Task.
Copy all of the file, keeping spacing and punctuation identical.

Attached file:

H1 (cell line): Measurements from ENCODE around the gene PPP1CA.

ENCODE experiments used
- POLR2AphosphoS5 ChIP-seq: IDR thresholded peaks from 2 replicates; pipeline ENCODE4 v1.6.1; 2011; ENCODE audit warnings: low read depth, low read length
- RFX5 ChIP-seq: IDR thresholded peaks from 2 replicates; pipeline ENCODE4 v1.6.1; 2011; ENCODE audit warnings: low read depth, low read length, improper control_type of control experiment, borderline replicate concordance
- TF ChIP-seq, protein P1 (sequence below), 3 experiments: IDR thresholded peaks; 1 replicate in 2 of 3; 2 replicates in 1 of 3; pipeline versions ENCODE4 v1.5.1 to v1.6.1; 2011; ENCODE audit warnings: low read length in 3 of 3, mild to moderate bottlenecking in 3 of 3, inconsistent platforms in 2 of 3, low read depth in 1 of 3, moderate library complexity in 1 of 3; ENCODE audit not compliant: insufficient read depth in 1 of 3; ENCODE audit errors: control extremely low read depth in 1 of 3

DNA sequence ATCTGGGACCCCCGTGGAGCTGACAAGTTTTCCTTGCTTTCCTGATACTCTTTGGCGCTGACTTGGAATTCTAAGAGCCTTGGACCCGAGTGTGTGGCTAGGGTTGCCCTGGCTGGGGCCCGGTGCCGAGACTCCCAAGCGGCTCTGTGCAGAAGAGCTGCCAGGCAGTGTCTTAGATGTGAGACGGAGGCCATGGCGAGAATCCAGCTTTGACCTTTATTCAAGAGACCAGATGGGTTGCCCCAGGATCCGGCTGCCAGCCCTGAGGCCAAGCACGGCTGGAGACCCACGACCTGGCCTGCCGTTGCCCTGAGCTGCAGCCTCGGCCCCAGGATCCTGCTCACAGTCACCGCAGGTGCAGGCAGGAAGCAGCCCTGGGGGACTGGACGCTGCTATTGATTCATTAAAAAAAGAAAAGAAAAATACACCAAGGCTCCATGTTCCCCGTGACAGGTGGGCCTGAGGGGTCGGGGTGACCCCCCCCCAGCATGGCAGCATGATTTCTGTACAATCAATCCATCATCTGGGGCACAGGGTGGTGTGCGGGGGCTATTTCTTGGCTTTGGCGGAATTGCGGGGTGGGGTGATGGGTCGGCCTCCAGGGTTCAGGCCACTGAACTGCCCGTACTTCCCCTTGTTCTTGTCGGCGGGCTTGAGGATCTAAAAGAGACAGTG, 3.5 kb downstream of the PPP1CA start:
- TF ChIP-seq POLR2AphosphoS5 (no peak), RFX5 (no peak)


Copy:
H1 (cell line): Measurements from ENCODE around the gene PPP1CA.

ENCODE experiments used
- POLR2AphosphoS5 ChIP-seq: IDR thresholded peaks from 2 replicates; pipeline ENCODE4 v1.6.1; 2011; ENCODE audit warnings: low read depth, low read length
- RFX5 ChIP-seq: IDR thresholded peaks from 2 replicates; pipeline ENCODE4 v1.6.1; 2011; ENCODE audit warnings: low read depth, low read length, improper control_type of control experiment, borderline replicate concordance
- TF ChIP-seq, protein P1 (sequence below), 3 experiments: IDR thresholded peaks; 1 replicate in 2 of 3; 2 replicates in 1 of 3; pipeline versions ENCODE4 v1.5.1 to v1.6.1; 2011; ENCODE audit warnings: low read length in 3 of 3, mild to moderate bottlenecking in 3 of 3, inconsistent platforms in 2 of 3, low read depth in 1 of 3, moderate library complexity in 1 of 3; ENCODE audit not compliant: insufficient read depth in 1 of 3; ENCODE audit errors: control extremely low read depth in 1 of 3

DNA sequence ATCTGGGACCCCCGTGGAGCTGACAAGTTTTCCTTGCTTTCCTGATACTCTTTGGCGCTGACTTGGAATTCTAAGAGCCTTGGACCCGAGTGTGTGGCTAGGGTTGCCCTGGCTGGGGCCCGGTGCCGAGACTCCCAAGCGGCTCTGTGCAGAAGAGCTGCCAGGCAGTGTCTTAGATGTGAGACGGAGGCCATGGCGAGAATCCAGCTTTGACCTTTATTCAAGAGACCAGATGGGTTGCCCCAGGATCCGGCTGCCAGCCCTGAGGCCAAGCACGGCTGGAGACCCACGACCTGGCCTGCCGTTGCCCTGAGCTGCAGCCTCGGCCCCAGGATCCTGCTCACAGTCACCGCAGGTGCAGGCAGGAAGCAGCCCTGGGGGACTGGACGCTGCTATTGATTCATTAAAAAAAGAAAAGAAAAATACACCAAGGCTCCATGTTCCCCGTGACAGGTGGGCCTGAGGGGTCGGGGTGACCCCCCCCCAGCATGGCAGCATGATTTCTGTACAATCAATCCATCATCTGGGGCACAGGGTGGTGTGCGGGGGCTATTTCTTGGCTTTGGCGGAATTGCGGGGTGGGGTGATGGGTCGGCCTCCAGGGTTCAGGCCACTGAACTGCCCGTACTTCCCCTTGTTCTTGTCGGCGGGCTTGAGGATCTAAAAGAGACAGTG, 3.5 kb downstream of the PPP1CA start:
- TF ChIP-seq POLR2AphosphoS5 (no peak), RFX5 (no peak)